Ex-vivo cytotoxic function by influenza specific CD8 effector T-cells from healthy humans in memory phase : P219

Details

Serval ID
serval:BIB_8A289DB6CC44
Type
Inproceedings: an article in a conference proceedings.
Publication sub-type
Poster: Summary – with images – on one page of the results of a researche project. The summaries of the poster must be entered in "Abstract" and not "Poster".
Collection
Publications
Institution
Title
Ex-vivo cytotoxic function by influenza specific CD8 effector T-cells from healthy humans in memory phase : P219
Title of the conference
Annual Joint Meeting of the Swiss Societies for Pneumology, Paediatric Pneumology, Allergology and Immunology, Thoracic Surgery
Author(s)
Touvrey C., Derre L., Rufer N., Romero P., Speiser D.
Address
Fribourg, April 17 and 18, 2008
ISBN
1424-7860
Publication state
Published
Issued date
2008
Peer-reviewed
Oui
Volume
138
Series
Swiss Medical Weekly
Pages
50S-51S
Language
english
Notes
Most healthy adults have long lasting influenza specific memory CD8 T cells in peripheral blood, primed by previous infection with influenza viruses. Relatively high frequencies of memory T cells with increased proliferative capacity form the basis for enhanced and accelerated protection upon re-infection. Memory cells are characterized by frequent expression of the IL-7 receptor CD127 and the costimulatory molecules CD28 and CD27. This is the case for the majority of influenza specific T cells in healthy adults, but other subsets of influenza specific T cells have different phenotypes and unknown functions. Here we show that up to ~20% of HLA-A*0201 / influenza matrix protein58-66 specific T cells from healthy donors did not express CD127 and/or CD28. In contrast to the majority of CD28pos cells, granzyme B and perforin were frequently expressed by CD28neg cells, suggesting that they may be effector cells. With a newly developed flow cytometry-based cytotoxicity assay we show that these cells are indeed capable to lyse target cells in an antigen specific manner, directly ex vivo without prior stimulation, demonstrating the existence of influenza specific effector T cells in healthy humans. Sequencing of TCR alpha- and beta-chains revealed that the response to this epitope was dominated by ~1-3 T cell clonotypes. Interestingly, identical clonotypes were found as memory and effector cells, demonstrating for the first time that T cell memory is maintained by clonotypes that persist simultaneously in multiple differentiation stages. The data suggest that efficient secondary (memory) responses against influenza virus may depend on both, rapid expansion of memory cells and immediate function by long term persisting cytotoxic effector cells. Finally, these results reveal a surprising capacity of the human immune system for long term maintenance of circulating effector cells in absence of antigen, a property that deserves further investigation since it may be exploited for novel immunotherapy of minimal residual diseases.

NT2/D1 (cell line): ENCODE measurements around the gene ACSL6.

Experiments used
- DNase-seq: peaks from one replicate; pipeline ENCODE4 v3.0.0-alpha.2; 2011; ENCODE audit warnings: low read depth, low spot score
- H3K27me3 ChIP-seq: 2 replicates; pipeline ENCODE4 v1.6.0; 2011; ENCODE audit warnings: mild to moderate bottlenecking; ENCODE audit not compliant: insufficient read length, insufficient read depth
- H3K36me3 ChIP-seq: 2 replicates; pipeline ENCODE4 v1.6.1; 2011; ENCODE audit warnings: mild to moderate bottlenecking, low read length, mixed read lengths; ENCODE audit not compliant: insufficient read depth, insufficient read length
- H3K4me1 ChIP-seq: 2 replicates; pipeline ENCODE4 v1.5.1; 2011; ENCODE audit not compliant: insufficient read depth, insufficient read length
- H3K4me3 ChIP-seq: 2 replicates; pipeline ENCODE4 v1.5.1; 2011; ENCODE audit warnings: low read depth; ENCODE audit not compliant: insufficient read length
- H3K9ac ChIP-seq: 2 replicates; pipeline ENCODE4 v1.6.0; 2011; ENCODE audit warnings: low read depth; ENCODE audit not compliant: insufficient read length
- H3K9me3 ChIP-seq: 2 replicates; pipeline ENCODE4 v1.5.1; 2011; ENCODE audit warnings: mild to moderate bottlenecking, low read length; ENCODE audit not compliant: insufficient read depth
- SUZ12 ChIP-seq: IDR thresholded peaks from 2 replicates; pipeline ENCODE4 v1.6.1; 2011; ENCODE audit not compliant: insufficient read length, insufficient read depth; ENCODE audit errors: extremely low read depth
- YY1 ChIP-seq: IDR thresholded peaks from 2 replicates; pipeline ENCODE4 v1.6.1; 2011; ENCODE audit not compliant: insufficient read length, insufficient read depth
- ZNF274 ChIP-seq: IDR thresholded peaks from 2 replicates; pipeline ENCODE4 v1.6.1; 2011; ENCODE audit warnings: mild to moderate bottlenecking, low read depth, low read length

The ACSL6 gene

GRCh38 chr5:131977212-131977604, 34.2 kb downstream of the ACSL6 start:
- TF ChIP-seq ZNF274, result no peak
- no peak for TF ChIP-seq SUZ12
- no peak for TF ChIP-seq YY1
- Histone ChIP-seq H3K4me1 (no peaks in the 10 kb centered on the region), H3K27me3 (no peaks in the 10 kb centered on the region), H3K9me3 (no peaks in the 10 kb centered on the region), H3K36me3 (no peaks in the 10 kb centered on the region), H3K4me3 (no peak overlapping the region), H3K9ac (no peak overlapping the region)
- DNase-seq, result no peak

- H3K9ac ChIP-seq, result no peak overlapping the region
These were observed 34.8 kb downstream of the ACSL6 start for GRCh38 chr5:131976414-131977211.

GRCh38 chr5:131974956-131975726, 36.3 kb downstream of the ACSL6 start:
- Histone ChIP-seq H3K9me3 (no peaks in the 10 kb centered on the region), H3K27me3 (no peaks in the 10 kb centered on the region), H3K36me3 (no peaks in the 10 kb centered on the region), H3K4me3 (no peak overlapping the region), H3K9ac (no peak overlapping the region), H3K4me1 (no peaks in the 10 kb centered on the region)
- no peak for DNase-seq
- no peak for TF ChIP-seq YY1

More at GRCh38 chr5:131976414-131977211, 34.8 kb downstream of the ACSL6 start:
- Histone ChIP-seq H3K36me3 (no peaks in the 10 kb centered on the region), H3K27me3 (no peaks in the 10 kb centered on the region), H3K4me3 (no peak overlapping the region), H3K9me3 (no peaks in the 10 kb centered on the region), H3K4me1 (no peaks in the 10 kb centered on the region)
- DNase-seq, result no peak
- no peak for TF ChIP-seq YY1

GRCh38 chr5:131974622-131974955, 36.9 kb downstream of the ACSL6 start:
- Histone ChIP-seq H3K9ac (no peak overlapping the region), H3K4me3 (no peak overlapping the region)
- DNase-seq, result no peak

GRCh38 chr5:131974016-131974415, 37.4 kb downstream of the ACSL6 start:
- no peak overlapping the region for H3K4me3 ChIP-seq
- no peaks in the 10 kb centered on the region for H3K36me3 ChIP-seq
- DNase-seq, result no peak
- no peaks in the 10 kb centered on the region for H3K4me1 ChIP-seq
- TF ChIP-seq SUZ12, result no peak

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Create date
13/10/2009 13:21
Last modification date
20/08/2019 14:49
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